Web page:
Page 1:The Heat is On – CPU Coolers Compared
Page 2:The Test Platform and Methodology - Four Cores under Load
Page 3:The Criteria - Cooling, Noise and Installation
Page 4:Zaward Sylphee - The Ugly Duckling
Page 5:Zalman CNPS8700LED – The real Catastrophe
Page 6:Foxconn NBT-CMI7759B C – The Design Snafu
Page 7:Zaward Vivo – The one that falls apart
Page 8:Thermalright IFX-14 – The Giant of Cooling
Page 9:Noctua NH-U12F – The Silent Type
Page 10:Scythe Kama Cross – The Sham Package
Page 11:Silverstone Nitrogon NT06 Lite – The one with its Screws loose
Page 12:Scythe Ninja Plus Rev. B – The Cutting Edge Cooler
Page 13:MSI / Watercool HydroGen – The User Friendly Solution
Page 14:MSI / Watercool HydroGen (Cont’d)
Page 15:Zerotherm Nirvana NV120 – The Hardware Killer
Page 16:Tom's Hardware Performance Results
Page 17:Cooling Performance
Page 18:Noise Level
Page 19:Weight and Fan Speed
Page 20:The Conclusion - Failure Rate of 45% - Thermalright and MSI/Watercool Recommended
Cooler Charts 2008
It’s been over 7 years since Tom’s Hardware first published a comparative test of CPU coolers. At the time, there was a distinct lack of awareness regarding the importance of this component and a pronounced dearth of critical tests with knowledgeable analysis. In December of 2000, we published the first CPU cooler comparison worldwide, comparing 17 different models. Compared to today’s technology, the coolers of that time seem like amateurish and provisional designs. Many of the companies that are well-established brand names in cooling today only became aware of this very profitable field through our tests. While some companies have since exited stage left, others have evolved into real heavyweights.
Things became critical for AMD in September of 2001 when we published an article detailing how CPU cooler failure could lead to instant destruction of Athlon processors. The situation was remedied by integrating a thermal sensor and a protective circuit on the motherboards. Meanwhile, Tom’s Hardware has regularly published CPU cooler roundups and comparisons, with the field of candidates growing each time.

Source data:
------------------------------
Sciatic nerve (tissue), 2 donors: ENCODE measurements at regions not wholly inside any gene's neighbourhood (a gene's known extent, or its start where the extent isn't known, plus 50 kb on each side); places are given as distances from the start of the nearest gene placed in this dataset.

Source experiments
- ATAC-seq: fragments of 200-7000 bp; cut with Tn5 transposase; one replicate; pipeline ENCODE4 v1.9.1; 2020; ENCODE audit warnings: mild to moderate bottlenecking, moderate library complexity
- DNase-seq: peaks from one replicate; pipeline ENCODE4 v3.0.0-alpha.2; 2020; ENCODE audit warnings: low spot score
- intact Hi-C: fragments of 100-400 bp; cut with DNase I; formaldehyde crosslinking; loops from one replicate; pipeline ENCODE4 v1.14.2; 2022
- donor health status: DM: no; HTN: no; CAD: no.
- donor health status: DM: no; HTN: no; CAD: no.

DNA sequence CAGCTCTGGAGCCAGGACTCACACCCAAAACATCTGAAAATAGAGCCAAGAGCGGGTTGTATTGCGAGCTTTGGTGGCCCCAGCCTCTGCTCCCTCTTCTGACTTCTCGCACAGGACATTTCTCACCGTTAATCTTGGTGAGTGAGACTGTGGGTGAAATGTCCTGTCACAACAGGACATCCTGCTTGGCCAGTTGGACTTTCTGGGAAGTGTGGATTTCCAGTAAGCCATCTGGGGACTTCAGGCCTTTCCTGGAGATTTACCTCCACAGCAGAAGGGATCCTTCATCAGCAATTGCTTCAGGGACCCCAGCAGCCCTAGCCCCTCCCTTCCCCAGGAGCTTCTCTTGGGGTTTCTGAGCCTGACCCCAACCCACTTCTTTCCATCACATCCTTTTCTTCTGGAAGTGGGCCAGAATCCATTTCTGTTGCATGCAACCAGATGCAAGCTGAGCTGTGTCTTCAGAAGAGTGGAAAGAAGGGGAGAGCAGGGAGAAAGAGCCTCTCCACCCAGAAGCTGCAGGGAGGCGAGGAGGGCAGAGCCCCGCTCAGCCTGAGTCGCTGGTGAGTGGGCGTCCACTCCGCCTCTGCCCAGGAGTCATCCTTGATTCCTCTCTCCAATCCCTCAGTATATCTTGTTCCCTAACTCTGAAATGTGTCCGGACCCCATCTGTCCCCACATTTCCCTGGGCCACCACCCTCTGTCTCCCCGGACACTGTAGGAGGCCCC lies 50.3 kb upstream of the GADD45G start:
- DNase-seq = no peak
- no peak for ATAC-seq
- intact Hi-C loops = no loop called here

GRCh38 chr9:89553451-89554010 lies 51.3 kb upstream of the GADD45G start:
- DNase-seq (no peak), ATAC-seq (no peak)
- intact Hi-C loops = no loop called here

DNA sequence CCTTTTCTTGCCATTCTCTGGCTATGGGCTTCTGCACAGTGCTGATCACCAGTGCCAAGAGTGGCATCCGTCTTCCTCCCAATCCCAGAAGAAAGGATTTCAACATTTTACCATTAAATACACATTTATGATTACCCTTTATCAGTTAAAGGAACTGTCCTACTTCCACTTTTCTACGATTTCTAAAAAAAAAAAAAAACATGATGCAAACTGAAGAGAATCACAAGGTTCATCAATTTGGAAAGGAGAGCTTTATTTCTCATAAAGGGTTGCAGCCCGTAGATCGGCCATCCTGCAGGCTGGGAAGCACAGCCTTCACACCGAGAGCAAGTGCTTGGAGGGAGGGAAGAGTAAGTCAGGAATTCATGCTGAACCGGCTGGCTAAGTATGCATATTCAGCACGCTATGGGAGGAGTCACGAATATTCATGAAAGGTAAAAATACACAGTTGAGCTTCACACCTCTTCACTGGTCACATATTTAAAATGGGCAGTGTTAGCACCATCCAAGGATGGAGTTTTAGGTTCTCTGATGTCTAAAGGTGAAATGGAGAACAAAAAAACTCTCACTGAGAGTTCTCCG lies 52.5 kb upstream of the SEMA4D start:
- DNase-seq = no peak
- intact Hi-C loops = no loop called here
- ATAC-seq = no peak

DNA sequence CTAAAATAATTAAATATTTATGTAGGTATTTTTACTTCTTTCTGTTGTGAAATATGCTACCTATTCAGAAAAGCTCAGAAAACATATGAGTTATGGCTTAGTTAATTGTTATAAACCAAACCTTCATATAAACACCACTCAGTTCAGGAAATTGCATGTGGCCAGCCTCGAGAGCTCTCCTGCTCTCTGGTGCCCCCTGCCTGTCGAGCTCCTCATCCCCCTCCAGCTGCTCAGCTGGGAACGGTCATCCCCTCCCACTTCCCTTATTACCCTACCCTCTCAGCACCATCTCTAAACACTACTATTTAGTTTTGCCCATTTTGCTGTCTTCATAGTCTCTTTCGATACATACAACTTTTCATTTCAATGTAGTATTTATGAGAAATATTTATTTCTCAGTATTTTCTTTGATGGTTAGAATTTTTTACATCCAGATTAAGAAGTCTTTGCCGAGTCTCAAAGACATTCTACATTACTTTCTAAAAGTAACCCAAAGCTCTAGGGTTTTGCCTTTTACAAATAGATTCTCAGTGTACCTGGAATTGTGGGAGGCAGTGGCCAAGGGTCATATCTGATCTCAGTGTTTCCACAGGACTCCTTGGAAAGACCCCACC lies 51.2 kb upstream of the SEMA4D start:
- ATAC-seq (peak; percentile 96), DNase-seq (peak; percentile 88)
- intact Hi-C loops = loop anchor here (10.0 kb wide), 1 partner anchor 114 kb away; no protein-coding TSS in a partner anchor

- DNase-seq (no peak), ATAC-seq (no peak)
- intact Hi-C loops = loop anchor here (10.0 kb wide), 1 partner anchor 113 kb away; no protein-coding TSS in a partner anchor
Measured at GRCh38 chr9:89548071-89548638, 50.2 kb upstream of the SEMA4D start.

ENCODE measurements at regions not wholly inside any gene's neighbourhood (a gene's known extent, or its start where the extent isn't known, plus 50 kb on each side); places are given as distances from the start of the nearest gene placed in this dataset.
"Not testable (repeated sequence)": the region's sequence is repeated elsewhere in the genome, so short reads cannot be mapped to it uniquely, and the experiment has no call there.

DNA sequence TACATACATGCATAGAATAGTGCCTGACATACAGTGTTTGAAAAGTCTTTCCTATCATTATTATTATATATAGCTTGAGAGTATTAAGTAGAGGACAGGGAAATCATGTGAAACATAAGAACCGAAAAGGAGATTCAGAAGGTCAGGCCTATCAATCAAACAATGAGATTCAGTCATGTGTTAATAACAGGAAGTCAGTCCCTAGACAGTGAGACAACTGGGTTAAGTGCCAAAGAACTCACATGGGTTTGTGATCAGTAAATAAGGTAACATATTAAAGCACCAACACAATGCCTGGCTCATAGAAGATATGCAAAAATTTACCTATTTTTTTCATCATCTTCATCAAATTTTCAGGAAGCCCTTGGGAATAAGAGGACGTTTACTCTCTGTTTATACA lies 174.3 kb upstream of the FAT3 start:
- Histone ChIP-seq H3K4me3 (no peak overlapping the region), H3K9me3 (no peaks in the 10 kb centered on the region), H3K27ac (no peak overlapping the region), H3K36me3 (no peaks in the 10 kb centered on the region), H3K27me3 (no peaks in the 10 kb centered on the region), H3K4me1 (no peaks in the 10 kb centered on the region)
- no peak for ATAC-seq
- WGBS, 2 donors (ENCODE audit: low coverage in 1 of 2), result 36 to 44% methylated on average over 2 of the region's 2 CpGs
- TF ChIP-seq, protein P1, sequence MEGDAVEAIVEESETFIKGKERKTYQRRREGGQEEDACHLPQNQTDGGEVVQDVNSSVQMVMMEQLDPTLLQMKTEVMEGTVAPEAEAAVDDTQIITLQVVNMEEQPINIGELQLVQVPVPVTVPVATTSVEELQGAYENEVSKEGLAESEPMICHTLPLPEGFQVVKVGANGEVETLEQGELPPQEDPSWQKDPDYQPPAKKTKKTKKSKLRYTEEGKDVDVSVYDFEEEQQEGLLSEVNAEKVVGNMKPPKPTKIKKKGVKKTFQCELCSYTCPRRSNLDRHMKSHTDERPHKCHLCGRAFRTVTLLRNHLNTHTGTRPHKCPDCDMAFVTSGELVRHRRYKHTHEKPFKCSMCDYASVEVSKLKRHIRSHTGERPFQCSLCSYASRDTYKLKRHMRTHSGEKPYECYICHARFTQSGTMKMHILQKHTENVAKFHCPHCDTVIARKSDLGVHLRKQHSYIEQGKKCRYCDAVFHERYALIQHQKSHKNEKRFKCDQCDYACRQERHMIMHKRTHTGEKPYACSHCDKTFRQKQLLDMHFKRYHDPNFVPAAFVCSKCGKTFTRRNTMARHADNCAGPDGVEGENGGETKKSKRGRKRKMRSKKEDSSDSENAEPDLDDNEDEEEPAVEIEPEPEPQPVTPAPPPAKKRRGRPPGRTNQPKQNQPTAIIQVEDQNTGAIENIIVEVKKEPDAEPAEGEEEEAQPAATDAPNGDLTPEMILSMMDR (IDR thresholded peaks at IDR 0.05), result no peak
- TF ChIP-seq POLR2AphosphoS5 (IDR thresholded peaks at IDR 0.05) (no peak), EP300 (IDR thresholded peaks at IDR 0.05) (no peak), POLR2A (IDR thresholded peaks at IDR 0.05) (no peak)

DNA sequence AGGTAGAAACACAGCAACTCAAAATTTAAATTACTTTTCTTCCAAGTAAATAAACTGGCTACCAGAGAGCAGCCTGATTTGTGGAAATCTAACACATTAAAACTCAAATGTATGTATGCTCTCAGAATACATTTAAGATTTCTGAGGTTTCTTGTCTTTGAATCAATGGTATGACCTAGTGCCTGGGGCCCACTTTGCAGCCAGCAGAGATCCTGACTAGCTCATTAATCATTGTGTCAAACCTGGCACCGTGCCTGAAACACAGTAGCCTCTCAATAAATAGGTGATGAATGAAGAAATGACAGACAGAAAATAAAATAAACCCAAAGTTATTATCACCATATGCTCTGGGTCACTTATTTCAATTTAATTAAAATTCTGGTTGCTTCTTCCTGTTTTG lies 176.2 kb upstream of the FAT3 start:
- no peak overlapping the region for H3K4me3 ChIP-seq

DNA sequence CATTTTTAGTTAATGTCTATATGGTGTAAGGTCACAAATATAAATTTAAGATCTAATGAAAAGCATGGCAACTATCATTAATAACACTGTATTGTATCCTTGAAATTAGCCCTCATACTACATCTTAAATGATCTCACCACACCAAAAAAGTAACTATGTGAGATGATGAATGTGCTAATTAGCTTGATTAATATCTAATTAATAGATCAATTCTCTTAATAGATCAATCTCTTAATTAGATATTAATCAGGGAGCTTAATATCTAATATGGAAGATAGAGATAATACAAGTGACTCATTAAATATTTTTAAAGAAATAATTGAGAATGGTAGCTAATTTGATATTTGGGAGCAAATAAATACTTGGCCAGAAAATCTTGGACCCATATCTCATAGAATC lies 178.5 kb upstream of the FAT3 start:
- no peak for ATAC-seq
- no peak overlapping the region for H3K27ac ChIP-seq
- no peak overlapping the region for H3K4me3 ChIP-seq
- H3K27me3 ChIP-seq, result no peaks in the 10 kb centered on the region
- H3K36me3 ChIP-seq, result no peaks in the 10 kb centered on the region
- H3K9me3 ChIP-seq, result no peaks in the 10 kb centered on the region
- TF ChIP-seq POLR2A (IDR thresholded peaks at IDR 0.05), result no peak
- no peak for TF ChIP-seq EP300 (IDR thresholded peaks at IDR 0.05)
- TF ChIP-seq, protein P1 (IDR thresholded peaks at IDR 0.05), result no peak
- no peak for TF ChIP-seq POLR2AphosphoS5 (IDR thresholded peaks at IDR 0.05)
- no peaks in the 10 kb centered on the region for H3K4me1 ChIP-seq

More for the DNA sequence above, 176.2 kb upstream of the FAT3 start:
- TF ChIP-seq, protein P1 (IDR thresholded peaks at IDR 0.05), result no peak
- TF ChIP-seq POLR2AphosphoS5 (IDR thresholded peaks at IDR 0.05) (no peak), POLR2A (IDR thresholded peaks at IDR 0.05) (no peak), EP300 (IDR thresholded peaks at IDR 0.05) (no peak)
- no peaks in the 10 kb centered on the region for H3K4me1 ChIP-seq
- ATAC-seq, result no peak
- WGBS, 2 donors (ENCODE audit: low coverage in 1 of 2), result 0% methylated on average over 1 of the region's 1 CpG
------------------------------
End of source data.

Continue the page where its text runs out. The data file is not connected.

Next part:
Around this time, Zalman, a company that has meanwhile become a well-known and respected brand, was only just getting started. Our first review of the young company’s products weren’t very favourable, either. However, things have really turned around for Zalman over the past two years, and the company created a real winner with its CNPS9700, which it introduced in the middle of 2006.
But enough history for now. Now the curtain opens for our largest comparative test of 2007/2008. In no other class of components are the differences between individual products as pronounced as they are today where CPU coolers are concerned. After all, the prospective buyer can’t tell what kind of cooling performance to expect just from looking at a cooler, let alone its retail box. Of course, it’s just as impossible to tell how difficult installation will be – and if the buyers relied on the veracity of the colourful marketing promises on the box, they’d be lost anyway. At any rate, more than 30 companies sent us their current creations for review.
The biggest comparison of all times - More than 80 CPU coolers in our Tom's Hardware Munich lab
|3R System||Antazone||Arctic Cooling|
One thing that we can say in advance is that this group was good for quite a number of surprises. For example, some of the most well-known manufacturers, that have built their reputation on the quality of their products, have recently released some models that proved to be unusable in our test. Either they tortured our tester with a catastrophic installation procedure, disqualified themselves due to their (in our eyes) non-existent cooling performance or proved to be so loud in operation as to make any kind of concentrated work impossible.
Due to a number of abysmally bad test results that we have been witnessing over the past years, we have finally decided to introduce the test result “failed”. We hope this will help our readers to make educated decisions they won’t regret and save them the trouble of having to return unsuitable or simply defective products. In order to ensure that these “black sheep” stand out among the more than 80 test candidates, we have marked them accordingly in our product overview.
- The Heat is On – CPU Coolers Compared
- The Test Platform and Methodology - Four Cores under Load
- The Criteria - Cooling, Noise and Installation
- Zaward Sylphee - The Ugly Duckling
- Zalman CNPS8700LED – The real Catastrophe
- Foxconn NBT-CMI7759B C – The Design Snafu
- Zaward Vivo – The one that falls apart
- Thermalright IFX-14 – The Giant of Cooling
- Noctua NH-U12F – The Silent Type
- Scythe Kama Cross – The Sham Package
- Silverstone Nitrogon NT06 Lite – The one with its Screws loose
- Scythe Ninja Plus Rev. B – The Cutting Edge Cooler
- MSI / Watercool HydroGen – The User Friendly Solution
- MSI / Watercool HydroGen (Cont’d)
- Zerotherm Nirvana NV120 – The Hardware Killer
- Tom's Hardware Performance Results
- Cooling Performance
- Noise Level
- Weight and Fan Speed
- The Conclusion - Failure Rate of 45% - Thermalright and MSI/Watercool Recommended